Searching online, I found near to nothing regarding this mysterious structure; however, over time, I kept visiting it and eventually found an old water tower along with a pump house. The Internet sources I consulted only showed Upton Junction and the camp’s station itself, both being on the northern side of the tracks. So what could this structure be?

Fast-forward to a couple years later. My friend wanted to know where this was. Seeing as I enjoy a nice walk through some abandon places, I decided to show them and to try and take some more pictures. Once again, my mind was wondering what this place could have been. He, too, was wondering. I posed the possibility of it being a train station once again but cautioned that I was not 100 percent positive. We also made our way back to the junction where the turned-over water tower still lies on its side. This time, I noticed a trench I forgot about—a trench that once belonged to the western “wye” of the Upton spur. I realized this was more feasible since the tower is too far from the main track to reach. Doubt was in my mind, however, since today’s entrance—once the eastern entrance—is a lot farther east. I was right to assume this to be the western spur; however, after reflecting on numerous historical images and maps.


Upton Junction—looking east. West leg of WYE on the left with the LIRR “Main Line” on the right.
Circa 1968 by Dave Keller


Knowing that the junction was definitely the eastern and western entrance into the original camp made searching for this structure a tad easier. I just had to search what was to the west of the junction and find out what exactly sat there. An easy feat? Not really. Searching for maps that have identifying marks is hard; finding maps that have words and labels from that time period is nearly impossible.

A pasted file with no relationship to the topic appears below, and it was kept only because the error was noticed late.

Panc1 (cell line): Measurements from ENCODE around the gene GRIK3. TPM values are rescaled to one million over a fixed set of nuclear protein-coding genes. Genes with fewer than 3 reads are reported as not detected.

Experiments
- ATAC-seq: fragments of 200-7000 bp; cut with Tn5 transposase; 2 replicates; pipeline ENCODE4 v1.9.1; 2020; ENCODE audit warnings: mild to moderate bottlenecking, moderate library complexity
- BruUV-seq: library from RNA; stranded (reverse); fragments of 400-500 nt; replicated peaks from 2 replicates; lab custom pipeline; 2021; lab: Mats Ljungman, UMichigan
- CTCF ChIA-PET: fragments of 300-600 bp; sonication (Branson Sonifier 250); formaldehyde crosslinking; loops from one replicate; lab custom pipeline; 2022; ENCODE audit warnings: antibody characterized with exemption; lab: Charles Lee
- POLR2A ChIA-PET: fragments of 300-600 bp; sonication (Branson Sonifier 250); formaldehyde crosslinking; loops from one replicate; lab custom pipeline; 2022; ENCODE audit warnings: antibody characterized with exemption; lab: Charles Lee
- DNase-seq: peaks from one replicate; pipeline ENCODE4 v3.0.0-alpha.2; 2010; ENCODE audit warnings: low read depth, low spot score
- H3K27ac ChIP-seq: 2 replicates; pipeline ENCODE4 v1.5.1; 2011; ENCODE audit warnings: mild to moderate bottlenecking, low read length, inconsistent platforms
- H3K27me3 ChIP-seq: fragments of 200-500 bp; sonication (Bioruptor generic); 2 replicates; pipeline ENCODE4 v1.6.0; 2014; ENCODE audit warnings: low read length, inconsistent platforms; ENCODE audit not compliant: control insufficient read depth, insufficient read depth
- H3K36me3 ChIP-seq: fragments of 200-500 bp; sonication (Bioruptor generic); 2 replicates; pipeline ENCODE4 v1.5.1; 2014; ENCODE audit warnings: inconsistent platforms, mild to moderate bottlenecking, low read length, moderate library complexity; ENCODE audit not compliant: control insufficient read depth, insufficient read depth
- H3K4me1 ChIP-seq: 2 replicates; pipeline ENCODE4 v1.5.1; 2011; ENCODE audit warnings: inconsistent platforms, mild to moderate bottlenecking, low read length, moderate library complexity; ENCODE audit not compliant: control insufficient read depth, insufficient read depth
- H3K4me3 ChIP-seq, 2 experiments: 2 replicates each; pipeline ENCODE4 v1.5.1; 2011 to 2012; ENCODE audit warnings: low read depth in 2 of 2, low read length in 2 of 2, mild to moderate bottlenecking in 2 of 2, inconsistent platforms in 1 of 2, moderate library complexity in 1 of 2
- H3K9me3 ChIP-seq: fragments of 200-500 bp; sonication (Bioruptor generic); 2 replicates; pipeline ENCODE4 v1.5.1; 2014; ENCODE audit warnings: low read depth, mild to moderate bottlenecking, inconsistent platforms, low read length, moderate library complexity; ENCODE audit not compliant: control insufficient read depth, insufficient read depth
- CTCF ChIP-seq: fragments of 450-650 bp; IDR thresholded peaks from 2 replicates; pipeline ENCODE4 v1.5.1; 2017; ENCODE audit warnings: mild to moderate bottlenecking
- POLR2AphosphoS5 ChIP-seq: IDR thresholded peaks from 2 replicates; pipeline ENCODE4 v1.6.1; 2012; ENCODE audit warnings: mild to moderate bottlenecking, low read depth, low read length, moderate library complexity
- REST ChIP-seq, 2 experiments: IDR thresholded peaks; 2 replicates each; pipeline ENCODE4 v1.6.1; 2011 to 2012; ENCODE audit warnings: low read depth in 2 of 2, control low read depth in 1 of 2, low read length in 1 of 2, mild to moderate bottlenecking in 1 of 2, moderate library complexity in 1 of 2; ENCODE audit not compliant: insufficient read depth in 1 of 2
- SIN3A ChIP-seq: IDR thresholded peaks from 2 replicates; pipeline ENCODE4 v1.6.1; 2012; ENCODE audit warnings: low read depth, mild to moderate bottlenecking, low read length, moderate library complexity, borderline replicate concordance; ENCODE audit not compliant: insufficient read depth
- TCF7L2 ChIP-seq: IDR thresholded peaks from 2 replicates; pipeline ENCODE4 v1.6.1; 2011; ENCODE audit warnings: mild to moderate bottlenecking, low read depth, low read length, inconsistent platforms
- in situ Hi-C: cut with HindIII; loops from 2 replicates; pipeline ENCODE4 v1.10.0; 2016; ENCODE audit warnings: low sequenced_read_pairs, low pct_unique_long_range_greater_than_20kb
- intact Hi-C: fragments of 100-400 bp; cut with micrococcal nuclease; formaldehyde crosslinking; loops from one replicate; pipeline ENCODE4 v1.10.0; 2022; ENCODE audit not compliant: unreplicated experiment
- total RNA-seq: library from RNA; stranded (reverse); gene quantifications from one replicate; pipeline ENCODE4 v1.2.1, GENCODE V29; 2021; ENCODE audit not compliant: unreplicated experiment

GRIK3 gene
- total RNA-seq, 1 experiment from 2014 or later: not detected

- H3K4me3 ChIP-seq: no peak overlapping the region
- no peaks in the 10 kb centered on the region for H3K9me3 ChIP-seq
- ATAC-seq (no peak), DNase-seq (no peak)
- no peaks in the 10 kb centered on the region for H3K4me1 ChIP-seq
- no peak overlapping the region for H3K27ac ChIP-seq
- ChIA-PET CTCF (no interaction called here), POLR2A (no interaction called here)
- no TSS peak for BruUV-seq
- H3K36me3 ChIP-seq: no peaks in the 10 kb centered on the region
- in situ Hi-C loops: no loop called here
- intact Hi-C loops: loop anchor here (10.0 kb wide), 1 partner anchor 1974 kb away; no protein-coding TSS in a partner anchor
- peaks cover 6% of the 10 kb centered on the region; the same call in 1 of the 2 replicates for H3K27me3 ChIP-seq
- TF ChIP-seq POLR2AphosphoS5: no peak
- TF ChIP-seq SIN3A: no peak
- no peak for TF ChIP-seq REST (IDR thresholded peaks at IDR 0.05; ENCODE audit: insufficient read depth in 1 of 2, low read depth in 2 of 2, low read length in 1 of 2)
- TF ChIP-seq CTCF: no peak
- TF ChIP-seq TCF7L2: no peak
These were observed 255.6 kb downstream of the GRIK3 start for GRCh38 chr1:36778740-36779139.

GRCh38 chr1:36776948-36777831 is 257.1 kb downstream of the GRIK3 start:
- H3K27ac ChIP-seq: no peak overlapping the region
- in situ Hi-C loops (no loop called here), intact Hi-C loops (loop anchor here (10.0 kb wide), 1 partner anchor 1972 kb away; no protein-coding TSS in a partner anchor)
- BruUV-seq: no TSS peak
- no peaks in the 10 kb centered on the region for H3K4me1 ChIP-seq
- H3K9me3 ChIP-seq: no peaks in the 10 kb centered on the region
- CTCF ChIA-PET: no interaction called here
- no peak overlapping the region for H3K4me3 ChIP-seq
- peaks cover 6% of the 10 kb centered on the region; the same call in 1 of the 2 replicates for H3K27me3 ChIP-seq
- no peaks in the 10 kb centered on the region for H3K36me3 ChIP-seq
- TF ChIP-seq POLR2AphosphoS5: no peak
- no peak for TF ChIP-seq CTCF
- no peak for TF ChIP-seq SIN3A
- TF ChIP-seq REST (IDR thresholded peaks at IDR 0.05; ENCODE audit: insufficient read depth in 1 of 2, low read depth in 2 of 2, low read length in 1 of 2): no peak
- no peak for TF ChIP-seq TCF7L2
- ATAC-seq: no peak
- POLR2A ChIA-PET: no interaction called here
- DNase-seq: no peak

Starting off with maps, I noticed from a website I use that a few maps dated 1904 and 1926 showed a small square situated exactly where my mystery building sat. However, on a 1949 map of the same spot, the building disappeared. This tells us that this structure dates back to 1904 and was closed and forgotten about sometime between 1926 and 1949.

Digging a bit deeper we come across a map that was published with an outline of Camp Upton itself. The camp stretched from today’s Route 25 all the way down to the Long Island Rail Road; then for some reason, there was a smaller portion that stretched down to Montauk Highway. It seemed to make the camp form an “L” shape. This map produced by the Department of Interior also showed a structure located between today’s North Street (once Manorville Road) and the Long Island Rail Road’s main branch.

This is where things get a little out of control.

Searching further, we finally found proof of a separate station located on the Long Island Rail Road’s main line; this station was once called Upton Road Station. According to records, it was located just east of Upton Road—once the main entrance to the army reservation, prior to William Floyd being built. There are records of this with the Long Island Rail Road itself on memos and tickets.